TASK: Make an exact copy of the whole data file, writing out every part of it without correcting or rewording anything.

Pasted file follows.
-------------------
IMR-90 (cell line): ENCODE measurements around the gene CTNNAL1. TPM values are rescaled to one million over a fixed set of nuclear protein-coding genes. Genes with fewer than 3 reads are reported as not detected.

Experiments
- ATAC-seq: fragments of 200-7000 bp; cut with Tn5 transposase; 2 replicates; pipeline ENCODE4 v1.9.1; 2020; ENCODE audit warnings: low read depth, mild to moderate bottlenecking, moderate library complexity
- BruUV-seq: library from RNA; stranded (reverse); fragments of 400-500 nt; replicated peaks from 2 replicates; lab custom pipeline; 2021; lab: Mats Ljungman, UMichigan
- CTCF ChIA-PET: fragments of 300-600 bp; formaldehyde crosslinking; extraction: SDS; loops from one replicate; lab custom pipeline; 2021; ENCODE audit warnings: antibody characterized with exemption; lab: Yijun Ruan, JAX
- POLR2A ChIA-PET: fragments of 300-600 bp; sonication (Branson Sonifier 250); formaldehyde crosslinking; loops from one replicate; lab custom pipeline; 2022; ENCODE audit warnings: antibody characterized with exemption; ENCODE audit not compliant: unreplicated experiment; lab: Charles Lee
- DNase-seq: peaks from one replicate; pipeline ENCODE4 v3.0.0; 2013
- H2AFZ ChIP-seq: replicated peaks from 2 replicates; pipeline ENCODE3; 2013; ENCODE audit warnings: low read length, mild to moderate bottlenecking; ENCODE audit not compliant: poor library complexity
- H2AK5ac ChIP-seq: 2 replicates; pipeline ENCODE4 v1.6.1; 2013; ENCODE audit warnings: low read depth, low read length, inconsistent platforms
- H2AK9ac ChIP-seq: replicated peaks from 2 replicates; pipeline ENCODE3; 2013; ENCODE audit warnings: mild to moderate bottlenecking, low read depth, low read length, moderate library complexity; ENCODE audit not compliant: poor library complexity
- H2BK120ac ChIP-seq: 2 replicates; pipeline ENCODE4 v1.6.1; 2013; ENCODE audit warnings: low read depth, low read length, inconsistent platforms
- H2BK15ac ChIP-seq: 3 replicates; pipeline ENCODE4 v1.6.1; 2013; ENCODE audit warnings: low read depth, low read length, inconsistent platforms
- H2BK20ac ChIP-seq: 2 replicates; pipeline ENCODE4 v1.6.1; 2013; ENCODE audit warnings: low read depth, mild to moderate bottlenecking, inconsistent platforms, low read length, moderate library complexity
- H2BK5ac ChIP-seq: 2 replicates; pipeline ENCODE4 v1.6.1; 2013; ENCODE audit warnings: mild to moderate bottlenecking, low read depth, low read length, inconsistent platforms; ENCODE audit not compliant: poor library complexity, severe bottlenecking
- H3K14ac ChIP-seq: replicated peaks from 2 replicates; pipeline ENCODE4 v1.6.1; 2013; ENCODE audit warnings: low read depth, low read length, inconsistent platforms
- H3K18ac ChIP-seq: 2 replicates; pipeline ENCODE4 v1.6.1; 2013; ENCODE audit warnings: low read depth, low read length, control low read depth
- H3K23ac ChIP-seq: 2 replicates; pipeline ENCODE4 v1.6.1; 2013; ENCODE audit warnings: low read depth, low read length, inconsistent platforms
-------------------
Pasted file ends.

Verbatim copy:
IMR-90 (cell line): ENCODE measurements around the gene CTNNAL1. TPM values are rescaled to one million over a fixed set of nuclear protein-coding genes. Genes with fewer than 3 reads are reported as not detected.

Experiments
- ATAC-seq: fragments of 200-7000 bp; cut with Tn5 transposase; 2 replicates; pipeline ENCODE4 v1.9.1; 2020; ENCODE audit warnings: low read depth, mild to moderate bottlenecking, moderate library complexity
- BruUV-seq: library from RNA; stranded (reverse); fragments of 400-500 nt; replicated peaks from 2 replicates; lab custom pipeline; 2021; lab: Mats Ljungman, UMichigan
- CTCF ChIA-PET: fragments of 300-600 bp; formaldehyde crosslinking; extraction: SDS; loops from one replicate; lab custom pipeline; 2021; ENCODE audit warnings: antibody characterized with exemption; lab: Yijun Ruan, JAX
- POLR2A ChIA-PET: fragments of 300-600 bp; sonication (Branson Sonifier 250); formaldehyde crosslinking; loops from one replicate; lab custom pipeline; 2022; ENCODE audit warnings: antibody characterized with exemption; ENCODE audit not compliant: unreplicated experiment; lab: Charles Lee
- DNase-seq: peaks from one replicate; pipeline ENCODE4 v3.0.0; 2013
- H2AFZ ChIP-seq: replicated peaks from 2 replicates; pipeline ENCODE3; 2013; ENCODE audit warnings: low read length, mild to moderate bottlenecking; ENCODE audit not compliant: poor library complexity
- H2AK5ac ChIP-seq: 2 replicates; pipeline ENCODE4 v1.6.1; 2013; ENCODE audit warnings: low read depth, low read length, inconsistent platforms
- H2AK9ac ChIP-seq: replicated peaks from 2 replicates; pipeline ENCODE3; 2013; ENCODE audit warnings: mild to moderate bottlenecking, low read depth, low read length, moderate library complexity; ENCODE audit not compliant: poor library complexity
- H2BK120ac ChIP-seq: 2 replicates; pipeline ENCODE4 v1.6.1; 2013; ENCODE audit warnings: low read depth, low read length, inconsistent platforms
- H2BK15ac ChIP-seq: 3 replicates; pipeline ENCODE4 v1.6.1; 2013; ENCODE audit warnings: low read depth, low read length, inconsistent platforms
- H2BK20ac ChIP-seq: 2 replicates; pipeline ENCODE4 v1.6.1; 2013; ENCODE audit warnings: low read depth, mild to moderate bottlenecking, inconsistent platforms, low read length, moderate library complexity
- H2BK5ac ChIP-seq: 2 replicates; pipeline ENCODE4 v1.6.1; 2013; ENCODE audit warnings: mild to moderate bottlenecking, low read depth, low read length, inconsistent platforms; ENCODE audit not compliant: poor library complexity, severe bottlenecking
- H3K14ac ChIP-seq: replicated peaks from 2 replicates; pipeline ENCODE4 v1.6.1; 2013; ENCODE audit warnings: low read depth, low read length, inconsistent platforms
- H3K18ac ChIP-seq: 2 replicates; pipeline ENCODE4 v1.6.1; 2013; ENCODE audit warnings: low read depth, low read length, control low read depth
- H3K23ac ChIP-seq: 2 replicates; pipeline ENCODE4 v1.6.1; 2013; ENCODE audit warnings: low read depth, low read length, inconsistent platforms